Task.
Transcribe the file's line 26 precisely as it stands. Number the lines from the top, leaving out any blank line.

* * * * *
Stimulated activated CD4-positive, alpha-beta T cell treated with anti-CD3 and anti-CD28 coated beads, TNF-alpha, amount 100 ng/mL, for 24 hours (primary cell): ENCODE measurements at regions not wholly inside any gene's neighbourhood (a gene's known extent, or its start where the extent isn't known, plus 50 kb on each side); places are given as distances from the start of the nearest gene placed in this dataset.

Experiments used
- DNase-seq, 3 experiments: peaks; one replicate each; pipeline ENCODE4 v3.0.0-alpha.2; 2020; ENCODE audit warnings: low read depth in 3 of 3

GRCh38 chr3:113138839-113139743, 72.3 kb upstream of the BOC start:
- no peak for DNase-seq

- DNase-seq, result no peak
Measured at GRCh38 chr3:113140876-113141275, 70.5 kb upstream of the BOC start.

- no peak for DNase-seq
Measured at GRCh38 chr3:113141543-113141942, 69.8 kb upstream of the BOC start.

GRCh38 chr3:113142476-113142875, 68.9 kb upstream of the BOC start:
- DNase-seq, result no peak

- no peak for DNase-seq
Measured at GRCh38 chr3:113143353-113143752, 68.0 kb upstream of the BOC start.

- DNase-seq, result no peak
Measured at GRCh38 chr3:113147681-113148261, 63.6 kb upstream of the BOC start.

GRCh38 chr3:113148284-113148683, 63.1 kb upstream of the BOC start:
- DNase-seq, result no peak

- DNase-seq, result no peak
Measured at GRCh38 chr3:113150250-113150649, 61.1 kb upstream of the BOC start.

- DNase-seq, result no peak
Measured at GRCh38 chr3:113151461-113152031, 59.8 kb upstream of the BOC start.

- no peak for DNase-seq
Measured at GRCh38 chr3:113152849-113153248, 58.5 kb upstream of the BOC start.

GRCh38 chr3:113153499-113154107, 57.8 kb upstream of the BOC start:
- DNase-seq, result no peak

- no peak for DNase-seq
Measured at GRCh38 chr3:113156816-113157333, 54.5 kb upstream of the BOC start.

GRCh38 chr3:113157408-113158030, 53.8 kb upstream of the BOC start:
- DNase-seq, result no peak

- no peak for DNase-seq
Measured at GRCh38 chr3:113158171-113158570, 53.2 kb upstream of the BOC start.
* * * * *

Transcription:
- no peak for DNase-seq